CZO hosts Summer Scholars
CZO Summer Scholars walk in Researchers' shoes
UNIVERSITY PARK, Pa -- If you need directions around the sloping, forested hills near Penn State's Shaver's Creek Environmental Center, just ask Connor Martin.
Summer CZO REU students and Penn State researchers run an experiment to test soil infiltration rates at the Garner Run site in Penn State's Susquehanna Hills Critical Zone Observatory (CZO). The team hoped to compare the numbers to infiltration rates over rocky sections of the site.
Martin spent his summer trekking through the woods -- pencil, maps and GPS unit in hand. He was part of a team mapping the ground cover, from soil and dead leaves to rocky outcroppings, of the Garner Run site in Penn State's Susquehanna Hills Critical Zone Observatory (CZO).
"We have pages covered in numbers," Martin said. "One means rocky with no canopy, two means a complete soil mantle, and so on. We walked through the woods writing these numbers as we go."
His work has helped produce detailed maps of the site, which is part of a Nation Science Foundation-funded network of observatories studying the thin layer of Earth that supports human life. The numbers he collected could someday help lead to a better understanding of the geological processes that shaped the region in the past, and how the land surface might behave in the future.
Martin, a geosciences student at the University of Pittsburgh, was one of 17 undergraduates from Penn State and universities across the country who this year participated in the CZO summer Research Experience for Undergraduates and Teachers (REU/RET) program.
The program, sponsored by the NSF and hosted by Penn State's Earth and Environmental Systems Institute, paired students with researchers at CZO locations at Penn State and the Stroud Environmental Center in southeastern Pennsylvania and northern Delaware.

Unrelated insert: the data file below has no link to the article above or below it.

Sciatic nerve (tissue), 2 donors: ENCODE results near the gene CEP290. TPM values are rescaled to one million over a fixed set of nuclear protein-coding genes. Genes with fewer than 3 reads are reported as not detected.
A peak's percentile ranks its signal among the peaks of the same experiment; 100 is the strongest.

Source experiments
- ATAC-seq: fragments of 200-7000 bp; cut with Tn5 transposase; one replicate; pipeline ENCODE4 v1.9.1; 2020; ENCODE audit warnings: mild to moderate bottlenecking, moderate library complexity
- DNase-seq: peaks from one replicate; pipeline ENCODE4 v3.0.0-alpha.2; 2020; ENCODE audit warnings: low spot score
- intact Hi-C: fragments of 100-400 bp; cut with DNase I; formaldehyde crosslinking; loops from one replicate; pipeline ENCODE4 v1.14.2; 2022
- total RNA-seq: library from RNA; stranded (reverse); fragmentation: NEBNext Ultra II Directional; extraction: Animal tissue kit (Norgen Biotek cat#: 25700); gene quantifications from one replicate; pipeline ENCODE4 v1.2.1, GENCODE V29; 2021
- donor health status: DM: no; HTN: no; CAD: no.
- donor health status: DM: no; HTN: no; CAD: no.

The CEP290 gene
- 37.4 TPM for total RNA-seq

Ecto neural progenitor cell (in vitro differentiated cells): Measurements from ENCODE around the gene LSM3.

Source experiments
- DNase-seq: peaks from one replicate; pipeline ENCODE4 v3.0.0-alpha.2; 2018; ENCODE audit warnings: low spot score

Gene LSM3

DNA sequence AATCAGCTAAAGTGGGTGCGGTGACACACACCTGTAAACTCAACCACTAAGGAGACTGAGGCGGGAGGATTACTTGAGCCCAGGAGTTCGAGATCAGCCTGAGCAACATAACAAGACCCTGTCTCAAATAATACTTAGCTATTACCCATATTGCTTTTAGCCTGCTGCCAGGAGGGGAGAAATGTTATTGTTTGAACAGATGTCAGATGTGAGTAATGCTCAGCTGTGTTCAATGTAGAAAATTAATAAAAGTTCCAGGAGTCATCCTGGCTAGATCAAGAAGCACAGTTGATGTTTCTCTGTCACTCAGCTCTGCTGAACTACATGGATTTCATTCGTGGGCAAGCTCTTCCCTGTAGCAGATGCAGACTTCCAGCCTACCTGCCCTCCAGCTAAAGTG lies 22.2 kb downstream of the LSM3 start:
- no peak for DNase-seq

The goal is to introduce students to the type of cross-disciplinary research happening in a CZO, giving them real-world experience and giving scientists help with their work.
"We are getting lots of field work, lots of experience and we're putting some skills to the test," Martin said. "It's really cool to just think about the big picture, how the ecosystem and plants and soil and rocks all come together."
The CZO program is a network of 10 sites in diverse geographical locations in the United States, along with a national office, that studies the layer of the Earth that stretches from the tops of trees to the deepest fresh groundwater with a cross disciplinary approach. Researchers come from a number of backgrounds, including hydrology, geochemistry, geomorphology, ecology and climatology.
Another REU student, Perri Sliverhart from Middlebury College in Vermont, said working in such an interdisciplinary environment was an "eye opening" experience.
"I'm just kind of seeing how everything fits together and realizing you can obviously specialize in something, but not just burrow your head into one hole and have other interests. I think the collaborative aspect is really cool -- and the data sharing that goes on. It easy to be working on your project and go 'I wonder about this,' and more likely than not, data already exists and you can go ask."
Silverhart and Martin spent the summer working alongside Penn State geosciences professor Roman DiBiase and graduate student Joanmarie Del Vecchio, who has walked nearly every inch of the Garner Run site the last two years as part of her research.
Their mapping can reveal patterns that may help researchers better understand why one area is rocky and another not. That information can then feed models trying to determine how different ground cover impacts the way water moves down slopes and through the subsurface, influencing stream discharge. The soil and rocky debris on hillslopes can also tell researchers about the deep past, and help in understanding how permafrost and cold temperatures shaped the landscape during the last glacial period.
"That's one of the exciting things about the CZO, the opportunity to take that longer time scale picture and try to apply it to understand how these sort of geological processes are influencing the modern fluxes of water and sediment through the landscape," DiBiase said.